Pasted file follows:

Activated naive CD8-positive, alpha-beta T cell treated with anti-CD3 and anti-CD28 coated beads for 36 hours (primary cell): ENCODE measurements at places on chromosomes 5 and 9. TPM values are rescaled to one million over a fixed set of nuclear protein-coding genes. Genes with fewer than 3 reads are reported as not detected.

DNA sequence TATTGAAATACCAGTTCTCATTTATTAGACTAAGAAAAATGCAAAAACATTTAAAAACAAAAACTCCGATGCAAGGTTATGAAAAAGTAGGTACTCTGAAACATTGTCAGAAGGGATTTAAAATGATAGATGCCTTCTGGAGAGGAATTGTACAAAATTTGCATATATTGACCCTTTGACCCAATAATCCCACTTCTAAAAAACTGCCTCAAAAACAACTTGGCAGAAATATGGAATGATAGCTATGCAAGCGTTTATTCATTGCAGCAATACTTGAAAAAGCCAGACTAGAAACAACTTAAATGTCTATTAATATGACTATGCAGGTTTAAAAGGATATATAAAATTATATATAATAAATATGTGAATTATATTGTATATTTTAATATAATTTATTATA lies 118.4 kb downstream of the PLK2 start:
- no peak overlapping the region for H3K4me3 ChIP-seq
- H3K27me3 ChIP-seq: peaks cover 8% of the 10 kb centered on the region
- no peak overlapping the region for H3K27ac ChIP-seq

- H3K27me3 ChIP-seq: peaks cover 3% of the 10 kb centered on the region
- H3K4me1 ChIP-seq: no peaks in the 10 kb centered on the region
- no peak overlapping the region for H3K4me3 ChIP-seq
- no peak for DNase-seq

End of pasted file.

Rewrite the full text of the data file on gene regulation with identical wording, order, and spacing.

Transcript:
Activated naive CD8-positive, alpha-beta T cell treated with anti-CD3 and anti-CD28 coated beads for 36 hours (primary cell): ENCODE measurements at places on chromosomes 5 and 9. TPM values are rescaled to one million over a fixed set of nuclear protein-coding genes. Genes with fewer than 3 reads are reported as not detected.

DNA sequence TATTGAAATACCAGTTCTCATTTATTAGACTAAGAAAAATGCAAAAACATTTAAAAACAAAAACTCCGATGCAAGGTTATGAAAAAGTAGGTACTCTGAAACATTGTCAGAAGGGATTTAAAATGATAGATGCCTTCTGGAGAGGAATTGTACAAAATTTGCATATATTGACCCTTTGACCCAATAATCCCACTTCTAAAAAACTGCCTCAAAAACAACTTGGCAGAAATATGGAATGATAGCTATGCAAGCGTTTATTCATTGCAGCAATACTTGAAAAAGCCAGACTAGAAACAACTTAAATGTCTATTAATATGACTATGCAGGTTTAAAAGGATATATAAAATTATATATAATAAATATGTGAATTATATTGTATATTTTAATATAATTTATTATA lies 118.4 kb downstream of the PLK2 start:
- no peak overlapping the region for H3K4me3 ChIP-seq
- H3K27me3 ChIP-seq: peaks cover 8% of the 10 kb centered on the region
- no peak overlapping the region for H3K27ac ChIP-seq

- H3K27me3 ChIP-seq: peaks cover 3% of the 10 kb centered on the region
- H3K4me1 ChIP-seq: no peaks in the 10 kb centered on the region
- no peak overlapping the region for H3K4me3 ChIP-seq
- no peak for DNase-seq